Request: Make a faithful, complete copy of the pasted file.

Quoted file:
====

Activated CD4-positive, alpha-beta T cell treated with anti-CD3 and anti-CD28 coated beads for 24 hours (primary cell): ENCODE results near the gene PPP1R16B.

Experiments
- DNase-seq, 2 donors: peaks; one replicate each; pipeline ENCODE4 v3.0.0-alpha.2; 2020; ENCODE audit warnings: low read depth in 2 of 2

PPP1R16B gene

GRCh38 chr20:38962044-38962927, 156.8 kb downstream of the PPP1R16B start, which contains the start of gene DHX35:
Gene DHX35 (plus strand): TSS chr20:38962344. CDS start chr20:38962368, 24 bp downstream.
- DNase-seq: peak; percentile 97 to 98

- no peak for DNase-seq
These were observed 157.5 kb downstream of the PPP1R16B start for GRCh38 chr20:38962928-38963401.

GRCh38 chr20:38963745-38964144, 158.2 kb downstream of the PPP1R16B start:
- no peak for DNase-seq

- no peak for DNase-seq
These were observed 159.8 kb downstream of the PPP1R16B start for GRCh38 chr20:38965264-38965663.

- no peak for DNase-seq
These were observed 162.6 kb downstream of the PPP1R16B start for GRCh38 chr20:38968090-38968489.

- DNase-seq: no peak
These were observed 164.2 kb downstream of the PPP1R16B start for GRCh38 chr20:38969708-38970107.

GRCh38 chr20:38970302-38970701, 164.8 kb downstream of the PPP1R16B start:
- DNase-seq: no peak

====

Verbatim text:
Activated CD4-positive, alpha-beta T cell treated with anti-CD3 and anti-CD28 coated beads for 24 hours (primary cell): ENCODE results near the gene PPP1R16B.

Experiments
- DNase-seq, 2 donors: peaks; one replicate each; pipeline ENCODE4 v3.0.0-alpha.2; 2020; ENCODE audit warnings: low read depth in 2 of 2

PPP1R16B gene

GRCh38 chr20:38962044-38962927, 156.8 kb downstream of the PPP1R16B start, which contains the start of gene DHX35:
Gene DHX35 (plus strand): TSS chr20:38962344. CDS start chr20:38962368, 24 bp downstream.
- DNase-seq: peak; percentile 97 to 98

- no peak for DNase-seq
These were observed 157.5 kb downstream of the PPP1R16B start for GRCh38 chr20:38962928-38963401.

GRCh38 chr20:38963745-38964144, 158.2 kb downstream of the PPP1R16B start:
- no peak for DNase-seq

- no peak for DNase-seq
These were observed 159.8 kb downstream of the PPP1R16B start for GRCh38 chr20:38965264-38965663.

- no peak for DNase-seq
These were observed 162.6 kb downstream of the PPP1R16B start for GRCh38 chr20:38968090-38968489.

- DNase-seq: no peak
These were observed 164.2 kb downstream of the PPP1R16B start for GRCh38 chr20:38969708-38970107.

GRCh38 chr20:38970302-38970701, 164.8 kb downstream of the PPP1R16B start:
- DNase-seq: no peak